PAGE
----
Horror movies have the power to make our hearts race, our breathing shallow, and can sometimes even make us cry out in fear— even though the action is always contained safely on screen. Few other films can provoke that kind of physical reaction, and not just because of the jump scares or the buckets of fake blood. For years, the genre has provided an outlet for filmmakers to explore not just a variety of stylistic techniques, but to also offer up a new spin on an array of real world issues that encourages viewers to really think about what they’re watching.
Unfortunately, the curious but ultimately faint of heart can miss out on these rich stories. So instead of peeking at the action between your fingers, check out this list of horror movie spoilers that lay out exactly what goes down in some of the most well-known films of the genre released in the last decade or so. Just be sure to read it with the lights on.
15. The Descent
We meet The Descent’s protagonist Sarah (Shauna Macdonald). It’s a year after the death of her husband and daughter and she’s going on a spelunking trip with her friends. Trapped in the cave by a collapsing passage, it’s revealed that Sarah’s friend Juno led them into an uncharted area, eliminating any hope of rescue. Left to find their own exit, it isn’t long before things start to get really scary.
After uncovering a chamber of what looks like animal bones, the group is attacked by a pale, demonic creature. Sarah is knocked unconscious and Juno stabs their friend Beth through the neck, leaving her for dead as they venture on. Sarah wakes in the creatures’ feeding pit and makes a narrow escape, coming across the dying Beth, who tells her that Juno attacked and also that Juno had been sleeping with Sarah’s husband before he died.
The creatures close in and the girls are picked off, leaving Sarah and Juno as the final survivors. Sarah confronts Juno, stabbing her in the leg and leaving her to be devoured. Spotting a sliver of light at the top of a cavern, Sarah claws her way out of the cave and hops in her car. All seems well—until she sees a bloodied Juno riding shotgun. Screaming herself back to reality, Sarah finds she’s still trapped in the cave with the creatures closing in fast, left with the memory of her late daughter as the only comfort in her final moments.
14. The Orphanage
The Orphanage boasts a twist that really packs a punch. Laura (Belén Rueda) moves her husband Carlos (Fernando Cayo) and adopted son Simón (Roger Príncep) into the now-deserted orphanage where she spent her childhood. Simón starts seeing a young boy named Tomás, who wears a sack mask over his face. Laura searches for Simón after the two have an argument but only encounters the terrifying child in the sack mask, who locks her in the bathroom. That night, she hears strange noises in the orphanage.
Simón’s whereabouts remain unknown and Laura discovers that, years ago, there was a deformed orphan named Tomás, who perished at the hands of the other orphans, whose spirits still linger in the old orphanage. Laura begs the ghostly children for help. They lead her to a secret room in the basement only accessible from a closet upstairs, where Simón’s body lies, long dead.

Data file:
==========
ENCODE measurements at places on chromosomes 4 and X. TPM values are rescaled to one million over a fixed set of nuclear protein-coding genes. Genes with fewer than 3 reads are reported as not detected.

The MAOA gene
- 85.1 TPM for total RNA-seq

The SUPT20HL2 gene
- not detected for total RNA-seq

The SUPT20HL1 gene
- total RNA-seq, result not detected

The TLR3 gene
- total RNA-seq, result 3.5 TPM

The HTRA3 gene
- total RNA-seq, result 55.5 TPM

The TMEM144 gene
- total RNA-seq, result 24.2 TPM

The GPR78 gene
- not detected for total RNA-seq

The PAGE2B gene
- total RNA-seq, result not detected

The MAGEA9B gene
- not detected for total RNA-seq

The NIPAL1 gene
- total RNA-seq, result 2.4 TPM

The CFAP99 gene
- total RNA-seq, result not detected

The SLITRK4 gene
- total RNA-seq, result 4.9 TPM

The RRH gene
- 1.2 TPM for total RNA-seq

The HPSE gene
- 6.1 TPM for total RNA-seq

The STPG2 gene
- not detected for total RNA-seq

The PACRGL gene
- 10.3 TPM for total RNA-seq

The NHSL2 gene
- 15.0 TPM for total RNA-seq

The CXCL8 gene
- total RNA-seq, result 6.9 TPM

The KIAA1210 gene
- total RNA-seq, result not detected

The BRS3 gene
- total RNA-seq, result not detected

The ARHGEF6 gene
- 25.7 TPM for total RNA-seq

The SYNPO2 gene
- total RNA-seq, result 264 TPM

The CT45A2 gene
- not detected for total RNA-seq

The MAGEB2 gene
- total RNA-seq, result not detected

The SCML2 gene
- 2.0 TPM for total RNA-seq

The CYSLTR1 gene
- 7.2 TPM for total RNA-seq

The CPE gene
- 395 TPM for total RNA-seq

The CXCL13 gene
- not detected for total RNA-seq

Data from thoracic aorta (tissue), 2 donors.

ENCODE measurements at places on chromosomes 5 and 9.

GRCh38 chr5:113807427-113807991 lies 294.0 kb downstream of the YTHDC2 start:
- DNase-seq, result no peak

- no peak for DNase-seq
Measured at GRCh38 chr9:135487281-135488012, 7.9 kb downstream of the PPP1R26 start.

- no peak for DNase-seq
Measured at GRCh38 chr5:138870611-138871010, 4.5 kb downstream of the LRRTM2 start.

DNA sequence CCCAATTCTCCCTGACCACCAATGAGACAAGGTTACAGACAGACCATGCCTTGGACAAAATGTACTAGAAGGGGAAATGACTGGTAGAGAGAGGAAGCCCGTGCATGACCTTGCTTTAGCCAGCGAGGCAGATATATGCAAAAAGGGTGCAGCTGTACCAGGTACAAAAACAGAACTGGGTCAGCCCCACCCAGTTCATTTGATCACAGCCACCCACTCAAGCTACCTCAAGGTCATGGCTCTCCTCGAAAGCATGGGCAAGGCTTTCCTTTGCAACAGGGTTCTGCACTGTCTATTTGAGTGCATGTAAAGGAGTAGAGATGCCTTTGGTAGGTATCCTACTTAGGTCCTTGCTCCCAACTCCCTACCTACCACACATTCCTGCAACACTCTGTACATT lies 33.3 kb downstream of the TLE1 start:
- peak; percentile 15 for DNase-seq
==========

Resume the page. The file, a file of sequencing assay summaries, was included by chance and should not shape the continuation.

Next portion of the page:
Although Laura thought she met the eerie Tomás that night, it was actually Simón wearing the mask. Playing a game, Simón left a trail of clues to the closet door, thinking his mother would find him. While looking for him, Laura accidentally blocked the entrance to the closet and Simón banged at the door for help (which caused the noises Laura heard in the house that night). Eventually, he fell into the basement and died. Stricken with grief, Laura overdoses on sleeping pills to reunite with Simón. The film closes with Carlos returning to the orphanage to visit their graves. On the floor, he finds Laura’s necklace as the doors to the orphanage open, causing him to smile.
13. Paranormal Activity
In a found-footage film landscape largely consisting of inferior Paranormal Activity sequels, it’s hard to remember just how groundbreaking and truly frightening the original Paranormal Activity was in 2007. Paranormal Activity is all about the terror in the unseen. Young couple Micah and Katie are terrorized by slamming doors and flickering lights, all captured on a handheld digital camera Micah carries around with him and places in the bedroom every night.
Katie starts acting stranger and stranger, standing in a trance over a sleeping Micah and wandering into the backyard in the middle of the night with no memory of doing so. Things escalate when they track monstrous footprints to the attic, where they discover a photograph of young Katie that was thought to have been destroyed in a house fire. After a demonic force throws Katie from her bed in the middle of the night, Micah insists they head to a motel—only to be convinced by a spaced-out Katie that they’ll be fine if they stay.
That night, Katie wakes and goes downstairs, where she starts screaming for Micah’s help. He rushes to her and silence rings out, broken by heavy footsteps coming back upstairs. Micah’s dead body is thrown at the camera as a smiling Katie looks on. She lunges at the camera with a demonic face and an epilogue reveals that Micah’s body was discovered by police and Katie’s whereabouts remain unknown. If only they’d thought to look for her in the next Paranormal Activity movie…
12. The Strangers